Blazer’s Star Damian Lillard Traded to the Bucks

Blazer's Star Damian Lillard Traded to the Bucks
Blazer's Star Damian Lillard Traded to the Bucks

When Damian Lillard was asked to name a player he’d want on his team, he said Giannis Antetokounmpo.

It’s going to happen immediately.

Portland Trail Blazers traded Damian Lillard to play with Antetokounmpo in Milwaukee Bucks on Wednesday. This ends his 11-year run with the Trail Blazers and a three-month story about his desire to be moved somewhere else to win an NBA championship.

The seven-time All-Star, who was so good that he was chosen for the NBA’s 75th-anniversary team, moves from the Trail Blazers to the Bucks in a three-team deal that also sends Jrue Holiday from the Bucks to Portland, Deandre Ayton from Phoenix to Portland, and Jusuf Nurkic from the Blazers to the Suns. As is always the case with trades, NBA lawyers reviewed the terms and agreed to the deal Wednesday night.

“I won’t talk to random people, but I will talk to Trailblazers fans and the city of Portland, which I really love, and I will tell them the truth. “Stay tuned,” Lillard posted on X, which used to be called Twitter. “I’m looking forward to the next part!”

On July 1, it was announced that Lillard had asked the Trail Blazers for a trade. He had been thinking about this for a while, since he wanted to play for a contender, and Portland didn’t seem to have much of a chance with its present roster.

He made it clear that he wanted to go to Miami Heat. Portland disagreed, so Lillard and Antetokounmpo are now on the Bucks, giving them a powerful 1-2 punch going into the new season.


“Damian Lillard is one of the best players in our league, and we’ve always liked him,” said Bucks general manager Jon Horst. “These chances are rare and hard to measure and act on.”

In May 2022, Lillard was asked on Twitter which present player he would want to help him get to the playoffs. He only said one word: “Giannis.”

Also part of the deal are the moves of Nassir Little, Keon Johnson, and Grayson Allen to Phoenix and Toumani Camara to Portland. Milwaukee gives Portland a first-round pick in 2029 and the right to trade its first-round picks in 2028 and 2030. By moving Ayton, the Suns only have Devin Booker left from the team that played Milwaukee in the 2021 NBA Finals.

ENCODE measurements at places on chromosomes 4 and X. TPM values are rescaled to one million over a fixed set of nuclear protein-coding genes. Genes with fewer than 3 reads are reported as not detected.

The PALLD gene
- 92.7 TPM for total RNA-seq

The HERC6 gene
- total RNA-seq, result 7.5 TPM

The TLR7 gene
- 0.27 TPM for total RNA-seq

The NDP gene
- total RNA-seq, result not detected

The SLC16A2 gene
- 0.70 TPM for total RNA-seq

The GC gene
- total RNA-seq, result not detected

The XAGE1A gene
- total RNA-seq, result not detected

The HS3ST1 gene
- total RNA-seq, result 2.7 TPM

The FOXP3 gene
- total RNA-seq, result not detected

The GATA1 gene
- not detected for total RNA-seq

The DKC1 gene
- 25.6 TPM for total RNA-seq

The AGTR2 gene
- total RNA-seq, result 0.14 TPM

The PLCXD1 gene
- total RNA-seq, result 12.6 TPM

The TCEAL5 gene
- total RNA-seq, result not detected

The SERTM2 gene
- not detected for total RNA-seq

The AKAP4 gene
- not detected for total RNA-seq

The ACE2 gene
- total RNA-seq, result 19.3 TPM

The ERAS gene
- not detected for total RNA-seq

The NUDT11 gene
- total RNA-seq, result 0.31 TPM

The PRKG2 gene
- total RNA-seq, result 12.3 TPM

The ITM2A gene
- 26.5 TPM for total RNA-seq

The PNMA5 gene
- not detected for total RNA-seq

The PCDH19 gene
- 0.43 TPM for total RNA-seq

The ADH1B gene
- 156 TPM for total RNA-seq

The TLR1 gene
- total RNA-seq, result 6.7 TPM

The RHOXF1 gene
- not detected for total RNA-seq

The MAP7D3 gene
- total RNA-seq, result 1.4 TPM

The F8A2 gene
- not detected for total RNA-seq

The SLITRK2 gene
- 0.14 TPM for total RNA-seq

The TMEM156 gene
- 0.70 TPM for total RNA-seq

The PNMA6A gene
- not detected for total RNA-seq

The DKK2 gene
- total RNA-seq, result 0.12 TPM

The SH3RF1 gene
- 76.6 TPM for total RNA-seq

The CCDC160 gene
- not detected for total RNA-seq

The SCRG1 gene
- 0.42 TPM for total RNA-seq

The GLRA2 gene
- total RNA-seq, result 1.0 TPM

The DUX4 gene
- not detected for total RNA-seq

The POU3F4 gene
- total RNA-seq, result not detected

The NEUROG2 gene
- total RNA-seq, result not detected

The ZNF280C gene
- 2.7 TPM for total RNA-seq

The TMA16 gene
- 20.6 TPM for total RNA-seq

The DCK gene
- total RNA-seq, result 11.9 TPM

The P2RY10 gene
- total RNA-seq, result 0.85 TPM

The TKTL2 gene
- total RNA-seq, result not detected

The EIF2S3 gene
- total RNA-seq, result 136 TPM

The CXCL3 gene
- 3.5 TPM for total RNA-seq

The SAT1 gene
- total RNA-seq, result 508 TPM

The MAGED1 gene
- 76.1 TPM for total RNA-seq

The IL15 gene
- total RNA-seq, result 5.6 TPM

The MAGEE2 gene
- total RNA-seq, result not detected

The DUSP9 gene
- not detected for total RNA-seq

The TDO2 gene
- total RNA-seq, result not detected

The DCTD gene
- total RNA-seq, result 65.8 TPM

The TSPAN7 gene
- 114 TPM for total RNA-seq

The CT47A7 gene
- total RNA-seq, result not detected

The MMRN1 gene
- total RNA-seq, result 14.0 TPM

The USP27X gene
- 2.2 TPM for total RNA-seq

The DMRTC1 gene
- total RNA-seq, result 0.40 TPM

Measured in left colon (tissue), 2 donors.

The trade is part of the major changes the Bucks have made since their shocking first-round playoff loss to Miami.

After that, they fired coach Mike Budenholzer and brought in Adrian Griffin, who had worked as an assistant for the Toronto Raptors for the past five years. Now, they have moved Holiday, who has been an All-Star twice, for Lillard, who has been an All-NBA player seven times.

Antetokounmpo, a two-time MVP, told The New York Times in the summer that he wanted to see how dedicated the Bucks are to winning another championship before choosing whether to sign a long-term contract to stay in Milwaukee. This is why the Bucks bought Lillard.

Antetokounmpo’s deal runs through the 2024–25 season, and the player has an option for the following season, 2025–26.

Bringing Lillard to Milwaukee shows that they are serious about making a change. It also keeps the high-scoring guard from going to Miami, one of the Bucks’ biggest rivals in the East.

“Yo, NBA, man, y’all need to look into the Bucks for tampering,” Heat star Jimmy Butler said in a video shared to Instagram soon after the trade was made public. “You guys do. I’m just going to say that.”